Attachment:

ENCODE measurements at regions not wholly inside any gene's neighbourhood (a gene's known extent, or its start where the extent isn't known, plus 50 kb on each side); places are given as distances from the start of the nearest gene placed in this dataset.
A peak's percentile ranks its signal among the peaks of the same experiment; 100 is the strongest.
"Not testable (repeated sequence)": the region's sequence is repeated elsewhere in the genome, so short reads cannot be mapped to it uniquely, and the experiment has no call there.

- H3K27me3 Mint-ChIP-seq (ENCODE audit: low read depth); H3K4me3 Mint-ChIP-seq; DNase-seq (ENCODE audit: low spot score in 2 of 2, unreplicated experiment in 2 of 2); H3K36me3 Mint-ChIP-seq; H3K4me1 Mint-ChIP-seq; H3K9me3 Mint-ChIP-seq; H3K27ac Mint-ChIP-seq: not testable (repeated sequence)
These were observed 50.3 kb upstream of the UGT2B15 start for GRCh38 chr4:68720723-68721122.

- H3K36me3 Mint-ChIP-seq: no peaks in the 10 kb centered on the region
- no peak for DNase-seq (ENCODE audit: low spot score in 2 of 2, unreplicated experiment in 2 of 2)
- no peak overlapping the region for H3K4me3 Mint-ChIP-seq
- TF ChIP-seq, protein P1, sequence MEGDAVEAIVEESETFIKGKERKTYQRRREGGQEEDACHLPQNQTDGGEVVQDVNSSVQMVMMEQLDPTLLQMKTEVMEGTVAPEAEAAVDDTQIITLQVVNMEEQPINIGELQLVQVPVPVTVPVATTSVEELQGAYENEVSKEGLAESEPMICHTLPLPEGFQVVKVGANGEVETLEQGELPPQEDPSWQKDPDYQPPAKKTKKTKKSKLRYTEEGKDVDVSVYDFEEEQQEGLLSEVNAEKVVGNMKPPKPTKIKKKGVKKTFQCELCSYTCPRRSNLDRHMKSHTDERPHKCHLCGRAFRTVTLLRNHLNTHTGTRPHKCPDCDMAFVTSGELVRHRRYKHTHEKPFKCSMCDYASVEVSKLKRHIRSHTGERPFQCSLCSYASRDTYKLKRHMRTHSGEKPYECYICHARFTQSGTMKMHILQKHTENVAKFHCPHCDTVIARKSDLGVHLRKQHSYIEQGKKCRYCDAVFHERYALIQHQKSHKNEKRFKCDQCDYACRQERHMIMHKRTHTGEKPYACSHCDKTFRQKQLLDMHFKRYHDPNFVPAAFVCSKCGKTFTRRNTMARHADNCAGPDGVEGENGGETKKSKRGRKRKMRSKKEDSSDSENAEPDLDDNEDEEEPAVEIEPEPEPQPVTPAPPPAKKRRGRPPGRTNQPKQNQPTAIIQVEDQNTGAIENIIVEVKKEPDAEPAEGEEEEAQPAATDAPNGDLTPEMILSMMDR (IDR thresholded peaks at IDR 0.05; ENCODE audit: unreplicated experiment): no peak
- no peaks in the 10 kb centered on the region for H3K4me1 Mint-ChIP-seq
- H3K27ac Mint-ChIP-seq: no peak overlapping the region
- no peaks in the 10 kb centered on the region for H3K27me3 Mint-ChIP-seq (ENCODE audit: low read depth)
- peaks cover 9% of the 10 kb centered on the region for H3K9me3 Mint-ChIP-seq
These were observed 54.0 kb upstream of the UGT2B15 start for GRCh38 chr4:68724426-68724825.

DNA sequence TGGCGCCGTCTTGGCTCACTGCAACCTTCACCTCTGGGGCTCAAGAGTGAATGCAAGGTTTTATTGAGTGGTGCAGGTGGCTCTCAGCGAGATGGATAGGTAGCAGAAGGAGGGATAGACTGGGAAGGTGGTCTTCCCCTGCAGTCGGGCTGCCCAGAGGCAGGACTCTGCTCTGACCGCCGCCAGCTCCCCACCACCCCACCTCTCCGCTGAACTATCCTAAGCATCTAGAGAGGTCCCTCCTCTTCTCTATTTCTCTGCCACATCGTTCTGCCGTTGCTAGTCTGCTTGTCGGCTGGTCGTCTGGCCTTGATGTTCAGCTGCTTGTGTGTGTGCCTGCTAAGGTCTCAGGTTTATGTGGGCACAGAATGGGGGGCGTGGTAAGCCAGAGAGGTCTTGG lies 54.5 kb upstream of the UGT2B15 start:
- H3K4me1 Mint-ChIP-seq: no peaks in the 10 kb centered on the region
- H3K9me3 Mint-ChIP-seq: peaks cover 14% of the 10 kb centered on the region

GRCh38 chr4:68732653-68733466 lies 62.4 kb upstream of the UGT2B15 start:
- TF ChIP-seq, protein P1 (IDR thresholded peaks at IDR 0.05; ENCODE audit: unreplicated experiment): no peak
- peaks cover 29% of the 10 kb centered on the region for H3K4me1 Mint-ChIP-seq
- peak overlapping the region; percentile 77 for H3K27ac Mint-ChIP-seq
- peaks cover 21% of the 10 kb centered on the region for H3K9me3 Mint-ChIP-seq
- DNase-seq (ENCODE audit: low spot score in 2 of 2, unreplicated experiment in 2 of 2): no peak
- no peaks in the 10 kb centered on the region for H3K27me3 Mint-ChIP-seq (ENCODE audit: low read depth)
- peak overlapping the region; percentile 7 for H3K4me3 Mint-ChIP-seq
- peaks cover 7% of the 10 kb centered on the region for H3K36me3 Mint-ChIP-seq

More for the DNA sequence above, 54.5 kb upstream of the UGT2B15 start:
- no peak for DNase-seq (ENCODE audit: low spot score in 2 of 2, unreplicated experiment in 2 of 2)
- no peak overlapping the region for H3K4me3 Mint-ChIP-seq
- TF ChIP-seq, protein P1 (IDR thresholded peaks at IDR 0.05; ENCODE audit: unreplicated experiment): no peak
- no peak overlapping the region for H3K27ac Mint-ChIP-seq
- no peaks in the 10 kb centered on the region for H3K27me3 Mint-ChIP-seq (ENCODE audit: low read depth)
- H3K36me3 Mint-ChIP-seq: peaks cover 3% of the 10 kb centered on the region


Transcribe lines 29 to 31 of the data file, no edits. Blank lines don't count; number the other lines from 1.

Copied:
- no peak overlapping the region for H3K4me3 Mint-ChIP-seq
- TF ChIP-seq, protein P1 (IDR thresholded peaks at IDR 0.05; ENCODE audit: unreplicated experiment): no peak
- no peak overlapping the region for H3K27ac Mint-ChIP-seq